Due to COVID-19, the sophomore English II class debates looked a little different than in past years. Both remote and in-person learners brought a new set of challenges to the table for student-teacher TillieAnn Boliard.
“The debates are definitely taking a lot of flexibility and planning,” Boliard said.
Every remote or quarantined student had to plan a time when they could do their debate. These students are not allowed to come in person so they use Google Meet to join their team. With that change comes possible WiFi and computer issues.
“I grade not just on can they write a speech, but can they present a speech, and that’s hard to do when their mic isn’t working or their internet isn’t working,” Boliard said.
Having no experience in teaching a debate unit before, Boliard is doing everything she can to make it go smoothly for all of her students.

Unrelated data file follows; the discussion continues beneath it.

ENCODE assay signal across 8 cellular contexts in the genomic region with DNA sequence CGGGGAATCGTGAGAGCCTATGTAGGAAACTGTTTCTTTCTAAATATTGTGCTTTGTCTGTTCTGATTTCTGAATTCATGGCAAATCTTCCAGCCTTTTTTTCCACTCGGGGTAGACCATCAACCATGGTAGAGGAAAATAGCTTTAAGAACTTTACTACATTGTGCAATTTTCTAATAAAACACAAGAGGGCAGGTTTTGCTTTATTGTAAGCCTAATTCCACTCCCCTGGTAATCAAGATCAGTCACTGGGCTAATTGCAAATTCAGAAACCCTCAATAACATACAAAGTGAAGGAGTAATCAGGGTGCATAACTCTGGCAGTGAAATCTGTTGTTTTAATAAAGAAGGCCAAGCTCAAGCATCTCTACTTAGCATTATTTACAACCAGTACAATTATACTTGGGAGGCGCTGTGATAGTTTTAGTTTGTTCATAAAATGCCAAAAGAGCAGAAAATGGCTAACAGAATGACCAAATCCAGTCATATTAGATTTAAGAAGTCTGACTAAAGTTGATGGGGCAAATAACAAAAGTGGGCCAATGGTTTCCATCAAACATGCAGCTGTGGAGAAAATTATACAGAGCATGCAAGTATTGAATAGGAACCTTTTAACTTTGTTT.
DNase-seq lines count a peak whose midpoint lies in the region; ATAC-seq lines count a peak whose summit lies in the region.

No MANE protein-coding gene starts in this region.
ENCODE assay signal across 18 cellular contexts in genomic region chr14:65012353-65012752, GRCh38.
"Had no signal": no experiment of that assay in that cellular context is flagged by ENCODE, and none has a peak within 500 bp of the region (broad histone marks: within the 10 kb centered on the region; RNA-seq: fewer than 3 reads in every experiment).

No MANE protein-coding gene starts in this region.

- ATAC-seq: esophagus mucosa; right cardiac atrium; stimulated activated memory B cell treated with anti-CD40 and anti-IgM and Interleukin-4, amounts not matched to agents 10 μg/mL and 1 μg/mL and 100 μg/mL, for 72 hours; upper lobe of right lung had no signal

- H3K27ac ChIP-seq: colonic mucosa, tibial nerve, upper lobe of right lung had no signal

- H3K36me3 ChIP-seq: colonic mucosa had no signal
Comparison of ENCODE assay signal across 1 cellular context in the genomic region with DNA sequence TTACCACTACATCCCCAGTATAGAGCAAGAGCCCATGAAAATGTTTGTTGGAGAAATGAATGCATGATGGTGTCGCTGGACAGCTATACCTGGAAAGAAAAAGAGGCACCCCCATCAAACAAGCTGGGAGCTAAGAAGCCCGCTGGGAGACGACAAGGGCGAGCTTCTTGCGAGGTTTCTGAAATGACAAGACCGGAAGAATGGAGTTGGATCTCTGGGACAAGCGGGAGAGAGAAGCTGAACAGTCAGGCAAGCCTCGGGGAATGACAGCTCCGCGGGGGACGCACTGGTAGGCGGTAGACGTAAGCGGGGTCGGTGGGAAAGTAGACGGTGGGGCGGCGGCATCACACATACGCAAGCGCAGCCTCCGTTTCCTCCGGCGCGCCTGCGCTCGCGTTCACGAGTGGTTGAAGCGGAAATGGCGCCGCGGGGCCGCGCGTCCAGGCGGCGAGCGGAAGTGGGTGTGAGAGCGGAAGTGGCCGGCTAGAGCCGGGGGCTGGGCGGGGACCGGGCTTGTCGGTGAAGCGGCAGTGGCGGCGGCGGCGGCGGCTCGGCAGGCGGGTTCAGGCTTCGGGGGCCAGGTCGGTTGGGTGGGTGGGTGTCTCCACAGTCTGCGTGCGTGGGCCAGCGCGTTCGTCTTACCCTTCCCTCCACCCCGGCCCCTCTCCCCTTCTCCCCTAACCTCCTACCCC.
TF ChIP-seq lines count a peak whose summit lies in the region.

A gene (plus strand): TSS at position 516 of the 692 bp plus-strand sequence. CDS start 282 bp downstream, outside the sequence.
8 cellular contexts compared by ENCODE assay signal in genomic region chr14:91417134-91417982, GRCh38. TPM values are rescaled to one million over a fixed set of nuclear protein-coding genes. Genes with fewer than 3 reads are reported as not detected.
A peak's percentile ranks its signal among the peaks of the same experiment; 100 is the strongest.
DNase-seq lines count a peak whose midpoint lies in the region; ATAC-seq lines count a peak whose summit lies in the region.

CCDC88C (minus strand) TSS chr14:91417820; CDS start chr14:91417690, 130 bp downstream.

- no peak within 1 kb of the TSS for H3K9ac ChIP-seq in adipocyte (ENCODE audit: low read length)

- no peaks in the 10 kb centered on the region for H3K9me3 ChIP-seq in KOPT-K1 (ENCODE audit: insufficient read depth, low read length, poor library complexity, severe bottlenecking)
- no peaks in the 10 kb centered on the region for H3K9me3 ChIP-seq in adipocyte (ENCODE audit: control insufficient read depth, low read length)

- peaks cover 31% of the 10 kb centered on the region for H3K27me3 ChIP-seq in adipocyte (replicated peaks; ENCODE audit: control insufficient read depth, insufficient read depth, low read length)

“The only difference was we couldn’t be so close together,” in-person learner Zoe Pramuk said.
In past years students were able to sit side by side with their teammates to discuss, but this year students were staggered in a line facing in one direction with their back to their teammates.
“When we were doing the crossfire and talking, we had to write most things down and give it to the person who was speaking,” Pramuk said.
There were quite a few debate teams that were impacted by having teammates who had to be at home while giving their debate speech.
“It definitely felt like there was a barrier between me and the classroom,” temporary remote learner Link Honeysett said. “I wasn’t there doing the debate but I was separated from them and I didn’t feel like I was doing a debate, it was like I was just reading off of a piece of paper.”